$ gcloud --format=’default(error,done)’ alpha genomics operations describe operations/CJ2ctcO1DhDv6q3IBRjs-syA1I__1H4
done: false

It takes a little while so be patient here. You can check the status of the import in the GCP portal.

After about 10 or so minutes my import was done.. true!

$ gcloud --format=’default(error,done)’ alpha genomics operations describe operations/CJ2ctcO1DhDv6q3IBRjs-syA1I__1H4
done: true
Michaels-iMac:plink_mac mkahnimac$

Export Variants to Big Query

In the BigQuery web UI, create new dataset with your dataset ID that you used before

$ gcloud alpha genomics variantsets export 11311180976008760690 genome_variants --bigquery-dataset 13234483586757595452
done: false
name: operations/CJ2ctcO1DhDs863IBRja_uecj7b9xgs
Michaels-iMac:plink_mac mkahnimac$

Check the status of the export operation

$ gcloud --format=’default(error,done)’ alpha genomics operations describe operations/CJ2ctcO1DhDs863IBRja_uecj7b9xgs
done: false
Michaels-iMac:plink_mac mkahnimac$

This took about 10-15 minutes for me

$ gcloud --format=’default(error,done)’ alpha genomics operations describe operations/CJ2ctcO1DhDs863IBRja_uecj7b9xgs
done: true

After this is done exporting spent a bit of time understanding the BigQuery variants schema so you can understand how to read your genome. To start interpreting your genome you want to look at the names and the reference_bases, alternate_bases (genotype) at a minimum.

https://cloud.google.com/genomics/v1/bigquery-variants-schema

Compare the table details preview with the 23andme text file to acclimate yourself a bit. Now your genome is loaded into BigQuery and ready to be interpreted.

Do Some Basic Exploring!

When I first started exploring my genome I was interested in my ancestry. I wanted to find out how close I was genetically to the Kohanim (Cohen, HaCohen, Kahn) high tribe and more specifically Aaron the brother of Moses. I found the haplogroups that people shared today related to this ancestry were J1c3 and also J2a (J-M410) which were related to my 23andme reported parental haplogroup of J-M172 .

Per the wikipedia article J-M172 is further divided into a few contemporary clades of J-M410 and J-M12. So my genetic makeup was closer to Kohanim than these two further down the branch.

So looking further I found a research group specifically on the J2-M172 haplogroup which was given to me by 23andme.

This group conveniently listed the SNP (markers) that are found in genome raw data for this hapolgroup.

J2-M172: rs2032604 (M172) T G

  • J2a-M410: N/A
  • J2a1-L26: N/A
  • J2a1a-M47: i3000069 (M47) G A, rs13447376 (M322) C A
  • J2a1b-M67: rs2032628 (M67) A T, i3000079 (M67) A T

To further validate the genetic group I can query my genome using BigQuery to search for these markers.

Using Big Query to look up browse my 23andme raw data

The sky is the limit from this point on. Now I can write sql queries to look for all of the identified SNP markers related to my genetic ancestors to easily give me a reading of how close my ancestry is to the Kohanim tribe. This is amazing. This is such a small sample of the work that is being done on genomics to find out more about our ancestors and decode our genome.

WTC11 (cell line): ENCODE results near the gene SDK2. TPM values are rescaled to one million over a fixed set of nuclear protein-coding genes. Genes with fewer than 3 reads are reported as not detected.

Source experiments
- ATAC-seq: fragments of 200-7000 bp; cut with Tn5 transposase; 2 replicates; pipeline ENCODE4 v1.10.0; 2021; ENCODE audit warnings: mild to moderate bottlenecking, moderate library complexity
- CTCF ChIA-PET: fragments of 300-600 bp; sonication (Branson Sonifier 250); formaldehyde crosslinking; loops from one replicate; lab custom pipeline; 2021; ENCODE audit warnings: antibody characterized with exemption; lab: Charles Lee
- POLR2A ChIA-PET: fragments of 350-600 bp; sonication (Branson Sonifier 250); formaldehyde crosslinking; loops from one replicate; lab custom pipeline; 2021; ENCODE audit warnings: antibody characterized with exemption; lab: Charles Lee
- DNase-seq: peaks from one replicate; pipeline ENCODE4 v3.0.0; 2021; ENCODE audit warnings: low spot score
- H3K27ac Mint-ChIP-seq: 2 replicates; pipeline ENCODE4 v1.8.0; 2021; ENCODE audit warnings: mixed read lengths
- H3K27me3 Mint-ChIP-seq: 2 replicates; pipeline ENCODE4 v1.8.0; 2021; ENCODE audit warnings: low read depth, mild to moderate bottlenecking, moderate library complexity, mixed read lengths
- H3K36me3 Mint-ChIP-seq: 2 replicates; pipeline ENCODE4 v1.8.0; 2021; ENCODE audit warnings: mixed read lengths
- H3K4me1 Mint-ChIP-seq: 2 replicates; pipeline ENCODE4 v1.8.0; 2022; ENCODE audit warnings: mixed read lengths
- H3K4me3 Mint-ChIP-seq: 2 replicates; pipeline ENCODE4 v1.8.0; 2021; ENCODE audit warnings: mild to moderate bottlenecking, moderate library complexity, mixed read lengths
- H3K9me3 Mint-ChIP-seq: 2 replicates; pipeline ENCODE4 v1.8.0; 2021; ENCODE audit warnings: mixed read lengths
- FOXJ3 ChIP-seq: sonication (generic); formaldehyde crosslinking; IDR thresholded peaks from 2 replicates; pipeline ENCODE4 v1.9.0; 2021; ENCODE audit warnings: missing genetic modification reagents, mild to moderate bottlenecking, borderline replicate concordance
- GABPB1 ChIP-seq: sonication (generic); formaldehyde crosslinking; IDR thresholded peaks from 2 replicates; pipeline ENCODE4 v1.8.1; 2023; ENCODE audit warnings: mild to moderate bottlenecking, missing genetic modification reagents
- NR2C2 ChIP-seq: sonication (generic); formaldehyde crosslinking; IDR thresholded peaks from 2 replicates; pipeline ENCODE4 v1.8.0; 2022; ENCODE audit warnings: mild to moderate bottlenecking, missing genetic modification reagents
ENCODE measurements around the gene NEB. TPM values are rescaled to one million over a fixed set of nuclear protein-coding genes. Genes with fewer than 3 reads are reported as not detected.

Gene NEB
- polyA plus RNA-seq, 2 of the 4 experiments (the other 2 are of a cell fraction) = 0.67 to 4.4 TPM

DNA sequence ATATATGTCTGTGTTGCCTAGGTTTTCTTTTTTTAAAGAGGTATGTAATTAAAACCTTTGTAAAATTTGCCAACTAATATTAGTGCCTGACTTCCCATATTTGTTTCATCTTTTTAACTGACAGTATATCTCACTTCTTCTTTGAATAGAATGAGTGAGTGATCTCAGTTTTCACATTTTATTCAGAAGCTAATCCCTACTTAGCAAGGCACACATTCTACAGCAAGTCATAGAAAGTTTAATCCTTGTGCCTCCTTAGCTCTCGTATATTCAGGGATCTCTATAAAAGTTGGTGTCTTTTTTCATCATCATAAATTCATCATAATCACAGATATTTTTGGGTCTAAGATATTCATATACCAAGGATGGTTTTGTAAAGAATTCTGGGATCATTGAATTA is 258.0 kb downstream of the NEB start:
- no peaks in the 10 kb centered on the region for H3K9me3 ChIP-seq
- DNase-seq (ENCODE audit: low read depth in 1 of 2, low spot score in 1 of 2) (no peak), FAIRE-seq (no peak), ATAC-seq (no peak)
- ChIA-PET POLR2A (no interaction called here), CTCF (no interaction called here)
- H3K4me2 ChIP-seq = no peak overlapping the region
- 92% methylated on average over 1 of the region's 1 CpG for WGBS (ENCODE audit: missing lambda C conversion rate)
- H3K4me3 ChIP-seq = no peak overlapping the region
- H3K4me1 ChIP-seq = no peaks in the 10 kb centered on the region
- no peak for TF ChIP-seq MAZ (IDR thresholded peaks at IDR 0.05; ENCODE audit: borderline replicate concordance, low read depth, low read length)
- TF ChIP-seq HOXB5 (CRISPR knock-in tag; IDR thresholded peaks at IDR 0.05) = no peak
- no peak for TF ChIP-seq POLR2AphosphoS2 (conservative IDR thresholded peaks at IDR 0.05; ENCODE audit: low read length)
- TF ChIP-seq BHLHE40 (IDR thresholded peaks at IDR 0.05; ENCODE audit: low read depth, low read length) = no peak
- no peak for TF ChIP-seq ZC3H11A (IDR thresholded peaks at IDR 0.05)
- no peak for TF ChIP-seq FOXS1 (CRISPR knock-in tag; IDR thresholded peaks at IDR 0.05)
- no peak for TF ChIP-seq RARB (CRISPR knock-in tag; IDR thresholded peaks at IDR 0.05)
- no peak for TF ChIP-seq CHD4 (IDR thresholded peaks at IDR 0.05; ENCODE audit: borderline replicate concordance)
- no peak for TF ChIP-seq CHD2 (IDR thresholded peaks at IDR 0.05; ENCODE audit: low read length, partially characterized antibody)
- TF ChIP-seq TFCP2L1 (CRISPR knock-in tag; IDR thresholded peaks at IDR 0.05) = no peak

Whats next?

So now that your 23andme raw data is loaded into Google BigQuery you can do a number of things with this data. Resources like SNPedia allows your to query their DB for genotype groups such as for diseases like parkinson’s or alzheimers.

Now you can quickly query your genome’s SNPs (“snips”) which are common genetic variations among people.

SNP’s (single nucleotide polymorphisms) are biological markers in your DNA that can help locate genes associated with disease and lifestyle. They are the most common genetic variations between people. SNPs can help track inheritance of disease genes and in the future studies will identify SNPs associate with diseases such as diabetes and cancer. Pretty cool.

Check out SNPedia https://www.snpedia.com/index.php/SNPedia for creating queries with BigQuery.

Also check out the google genomics cook book http://googlegenomics.readthedocs.io/en/latest/

Other community resources here:

Going Further

Use Google Datalab notebooks for your BigQuery work and to put together visualizations based upon your genome data.

Integrate with 3rd party services such as SNPedia and launch applications on Google App Engine to allow for easy exploration of genome data.

Google Cloud Datalab notebook with BigQuery

Pricing

Genomics: Storage- $0.022/GB per month

BigQuery: Storage- $0.02/GB per month/$0.01/GB per month long term, $5 per TB queried, first 1TB Free

Datalab: Free

My genome variant table in BigQuery was about 80MB. So, it is ridiculously cheap for doing variant analysis on GCP! Awesome. Happy exploring.

Check my blog for more updates.